Oil industry on the cusp

by | Jan 23, 2017 | Featured, Uncategorized

The furor caused by Prime Minister Justin Trudeau’s comment, referencing the eventual phasing out of Alberta’s oilsands developments, hit a feverish pitch the likes of which has not been seen since his father introduced the National Energy Policy decades ago.

Some reactions from political opponents suggested that every Albertan should feel personally slighted by the current prime minister’s comments. These reactions are rather ironic considering that Stephen Harper said essentially the same thing in 2015. It was at a conference in Germany when Harper vowed to end Canada’s dependence on fossil fuels by 2100. This furor does, however, precipitate an interesting discussion on the future of Alberta’s energy sector and resource development.

It is no secret that Alberta’s oilsands developments are big costly projects consuming much of a company’s capital in building facilities to extract the oil and extensive networks to transport it to market.

The latter had been a particularly troublesome hurdle to overcome until the recent approval of some new pipelines. All this can be contrasted with the relatively low cost, by comparison, of conventional drilling and the advancements in that technology. These have led to the development of more traditional oil and gas plays around the province, especially closer to the Rocky Mountains and the B.C. border.

This has become even more apparent when Adam Waterous, investment banker and global head of investment banking for Scotiabank, announced that he would be leaving the firm to launch his own private equity firm. The newly formed Waterous Energy is said to be interested in investing in more traditional oil and gas extraction and Waterous believes the unconventional energy business, such as horizontal drilling and hydraulic fracturing, will replace the oilsands as the next big driver of growth. The ease with which companies can extract these traditional plays and the abundance of easily (through today’s modern unconventional methods) accessible reserves, gives merit to the idea of an oilsands industry sunset. Perhaps Alberta is on the cusp of an oil and gas boom that will change the face of resource development in this province.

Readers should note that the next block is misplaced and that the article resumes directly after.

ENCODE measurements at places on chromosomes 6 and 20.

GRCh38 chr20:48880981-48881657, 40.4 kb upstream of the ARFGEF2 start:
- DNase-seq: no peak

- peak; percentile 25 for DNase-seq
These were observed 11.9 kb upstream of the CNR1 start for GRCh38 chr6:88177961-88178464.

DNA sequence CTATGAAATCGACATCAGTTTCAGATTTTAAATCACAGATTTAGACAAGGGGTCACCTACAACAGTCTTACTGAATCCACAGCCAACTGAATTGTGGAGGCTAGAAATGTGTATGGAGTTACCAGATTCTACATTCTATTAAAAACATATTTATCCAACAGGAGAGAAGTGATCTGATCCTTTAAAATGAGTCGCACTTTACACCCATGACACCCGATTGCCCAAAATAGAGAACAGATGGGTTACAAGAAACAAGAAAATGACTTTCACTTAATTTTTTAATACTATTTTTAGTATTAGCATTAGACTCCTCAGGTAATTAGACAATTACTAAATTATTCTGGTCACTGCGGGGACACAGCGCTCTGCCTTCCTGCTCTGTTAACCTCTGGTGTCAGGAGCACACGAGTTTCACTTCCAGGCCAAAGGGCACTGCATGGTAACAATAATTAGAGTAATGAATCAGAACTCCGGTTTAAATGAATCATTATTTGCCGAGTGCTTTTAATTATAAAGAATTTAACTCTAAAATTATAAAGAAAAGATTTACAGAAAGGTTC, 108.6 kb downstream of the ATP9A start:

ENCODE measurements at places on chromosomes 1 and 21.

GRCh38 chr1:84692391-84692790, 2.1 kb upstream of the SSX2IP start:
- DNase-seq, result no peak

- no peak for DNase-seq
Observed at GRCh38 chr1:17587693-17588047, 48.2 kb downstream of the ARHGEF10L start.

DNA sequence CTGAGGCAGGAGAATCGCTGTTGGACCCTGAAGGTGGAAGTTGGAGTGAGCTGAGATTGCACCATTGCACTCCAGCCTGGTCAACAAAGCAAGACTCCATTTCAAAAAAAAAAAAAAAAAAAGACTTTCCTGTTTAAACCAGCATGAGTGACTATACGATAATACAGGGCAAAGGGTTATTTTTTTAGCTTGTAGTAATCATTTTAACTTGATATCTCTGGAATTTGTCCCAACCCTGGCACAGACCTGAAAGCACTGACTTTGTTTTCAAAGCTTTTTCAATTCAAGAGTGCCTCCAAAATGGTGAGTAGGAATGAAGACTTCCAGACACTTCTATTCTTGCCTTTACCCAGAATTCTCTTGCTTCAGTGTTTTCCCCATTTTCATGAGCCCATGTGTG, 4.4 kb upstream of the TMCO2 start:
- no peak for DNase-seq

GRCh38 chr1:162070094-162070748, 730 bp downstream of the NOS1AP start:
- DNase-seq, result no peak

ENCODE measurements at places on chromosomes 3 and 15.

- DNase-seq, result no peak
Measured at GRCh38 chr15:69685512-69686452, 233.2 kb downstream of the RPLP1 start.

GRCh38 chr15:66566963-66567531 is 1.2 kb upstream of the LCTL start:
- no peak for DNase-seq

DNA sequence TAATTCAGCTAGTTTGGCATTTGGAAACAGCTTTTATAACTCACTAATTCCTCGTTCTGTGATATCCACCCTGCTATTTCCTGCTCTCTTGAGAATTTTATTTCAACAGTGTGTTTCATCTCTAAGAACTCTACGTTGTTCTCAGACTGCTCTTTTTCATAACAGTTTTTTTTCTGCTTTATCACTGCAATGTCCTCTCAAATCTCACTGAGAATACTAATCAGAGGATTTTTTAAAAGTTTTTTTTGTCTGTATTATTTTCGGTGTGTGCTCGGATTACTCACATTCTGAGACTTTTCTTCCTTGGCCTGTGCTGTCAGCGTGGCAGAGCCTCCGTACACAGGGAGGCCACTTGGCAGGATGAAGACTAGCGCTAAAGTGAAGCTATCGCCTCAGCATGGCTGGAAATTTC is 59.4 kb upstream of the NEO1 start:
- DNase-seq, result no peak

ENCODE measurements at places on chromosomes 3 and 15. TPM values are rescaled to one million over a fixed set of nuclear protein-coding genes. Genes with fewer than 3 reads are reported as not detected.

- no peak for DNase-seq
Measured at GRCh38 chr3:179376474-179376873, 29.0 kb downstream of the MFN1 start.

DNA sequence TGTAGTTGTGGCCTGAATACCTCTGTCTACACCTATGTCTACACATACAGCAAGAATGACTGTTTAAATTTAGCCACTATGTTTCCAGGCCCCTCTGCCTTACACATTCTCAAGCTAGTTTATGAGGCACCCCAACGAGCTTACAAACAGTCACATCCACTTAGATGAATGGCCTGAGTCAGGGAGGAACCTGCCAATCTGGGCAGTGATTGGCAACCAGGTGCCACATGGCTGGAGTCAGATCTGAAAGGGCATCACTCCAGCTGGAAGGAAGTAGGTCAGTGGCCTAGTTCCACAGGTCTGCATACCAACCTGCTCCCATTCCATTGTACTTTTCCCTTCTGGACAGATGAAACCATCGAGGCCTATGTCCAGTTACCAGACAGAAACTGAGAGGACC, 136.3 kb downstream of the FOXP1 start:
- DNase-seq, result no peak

Tough questions remain when the topic of hydraulic fracturing or fracking, as its better known, comes up. The residents of Fox Creek, a town of just over 2,000 people northwest of Edmonton, know of the stomach ache that can accompany fracking operations. In 2015, two 4.4 magnitude earthquakes occurred that shook the community’s faith in the operations in the surrounding hills. These were the strongest recorded anywhere in the world linked with the extraction method. For residents, this had never happened before with this magnitude. The earthquakes resulted in the Alberta Energy Regulator issuing a stop order based on seismic activity, leading area companies to look into the causes behind the increased seismic activities.

Other questions remain about the effect that fracking and other unconventional extraction methods can have on surrounding ecosystems. The Supreme Court of Canada last week, in a 5-4 ruling, told an Alberta resident that she cannot sue Alberta’s energy regulator as part of her claim that fracking ruined her water so badly that she can set it aflame. Jessica Ernst from Rosebud, a tiny hamlet northeast of Calgary, alleges that fracking on her land released dangerous amounts of methane and other chemicals into her well and that her concerns were not properly investigated. Ernst says she complained to the energy regulator from November 2005 until March 2007 but her complaints were largely ignored and communication was cut off entirely when she started speaking publicly about the issues. The regulator told her she must raise her concerns only with them and not through the media or other outlets. Ernst maintained that infringed her charter right to free speech and effectively punished her for speaking out publicly.

The future of Alberta’s energy sector is far from over, despite what multiple vocal critics would have you believe is the narrative. There do remain cautionary tales about which path should be followed. We must not lose sight of the golden road that will lead to prosperity while bringing with it a sustainable future of which we can all be proud.

– A.J. Shewan

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